Evan Schaeffer at illinoistrialpractice.com has this post:
In the new book, Your Witness: Lessons on Cross-Examination, there is a chapter titled "Cross-Examining the Liar" by Chicago lawyer Dan Webb.
Webb, who has cross-examined scores of liars during his long career, begins the chapter by describing the two requirements that must be present before you even begin to think about trying to take on a liar at trial–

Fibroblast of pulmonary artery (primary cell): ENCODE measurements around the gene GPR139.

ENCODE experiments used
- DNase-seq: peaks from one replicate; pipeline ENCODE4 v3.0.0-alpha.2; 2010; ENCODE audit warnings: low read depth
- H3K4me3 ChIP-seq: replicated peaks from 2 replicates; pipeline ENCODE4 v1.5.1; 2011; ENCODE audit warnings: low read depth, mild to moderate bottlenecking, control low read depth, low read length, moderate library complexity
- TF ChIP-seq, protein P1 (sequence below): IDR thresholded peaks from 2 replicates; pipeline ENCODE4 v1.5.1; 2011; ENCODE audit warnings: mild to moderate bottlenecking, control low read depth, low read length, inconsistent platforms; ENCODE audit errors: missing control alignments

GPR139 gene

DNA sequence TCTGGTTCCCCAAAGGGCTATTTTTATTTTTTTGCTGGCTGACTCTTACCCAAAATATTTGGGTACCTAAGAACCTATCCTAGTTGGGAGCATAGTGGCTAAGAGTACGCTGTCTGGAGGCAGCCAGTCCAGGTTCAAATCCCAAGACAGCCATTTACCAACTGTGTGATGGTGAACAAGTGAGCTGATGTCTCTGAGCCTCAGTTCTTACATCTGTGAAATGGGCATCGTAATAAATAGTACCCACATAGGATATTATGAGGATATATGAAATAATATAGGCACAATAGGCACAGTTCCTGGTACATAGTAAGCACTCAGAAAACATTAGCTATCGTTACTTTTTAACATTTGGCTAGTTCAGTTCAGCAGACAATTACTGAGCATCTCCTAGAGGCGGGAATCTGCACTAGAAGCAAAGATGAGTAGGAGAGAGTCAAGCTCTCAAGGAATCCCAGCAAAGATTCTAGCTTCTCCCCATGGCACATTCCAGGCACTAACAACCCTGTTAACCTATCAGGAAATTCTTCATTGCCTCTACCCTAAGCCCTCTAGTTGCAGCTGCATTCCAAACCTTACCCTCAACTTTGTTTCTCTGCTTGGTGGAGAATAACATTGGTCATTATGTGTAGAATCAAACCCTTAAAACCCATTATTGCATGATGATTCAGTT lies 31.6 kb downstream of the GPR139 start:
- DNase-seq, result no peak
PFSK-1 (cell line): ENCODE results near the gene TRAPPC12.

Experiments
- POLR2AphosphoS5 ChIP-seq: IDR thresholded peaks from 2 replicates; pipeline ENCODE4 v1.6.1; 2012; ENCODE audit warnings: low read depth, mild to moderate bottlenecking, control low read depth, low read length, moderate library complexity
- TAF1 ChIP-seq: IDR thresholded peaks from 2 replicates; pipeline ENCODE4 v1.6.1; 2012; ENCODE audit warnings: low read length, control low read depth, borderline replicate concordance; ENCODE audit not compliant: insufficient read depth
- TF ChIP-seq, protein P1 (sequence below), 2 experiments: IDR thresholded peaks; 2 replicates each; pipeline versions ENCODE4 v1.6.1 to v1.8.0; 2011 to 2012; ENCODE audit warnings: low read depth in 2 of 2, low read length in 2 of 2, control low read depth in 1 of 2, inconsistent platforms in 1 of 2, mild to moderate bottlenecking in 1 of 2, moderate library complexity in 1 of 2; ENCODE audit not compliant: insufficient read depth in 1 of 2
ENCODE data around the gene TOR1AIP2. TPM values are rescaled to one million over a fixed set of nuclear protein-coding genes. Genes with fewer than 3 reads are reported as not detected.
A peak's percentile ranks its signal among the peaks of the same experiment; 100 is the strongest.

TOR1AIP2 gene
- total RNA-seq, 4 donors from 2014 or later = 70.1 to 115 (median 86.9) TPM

- First, you must be certain that you can establish that the witness has a "clear-cut motive to fabricate that the jury will understand";
- Second, you must be certain that you have at least one "clean substantive line of cross-examination" during which you can establish that the witness probably lied.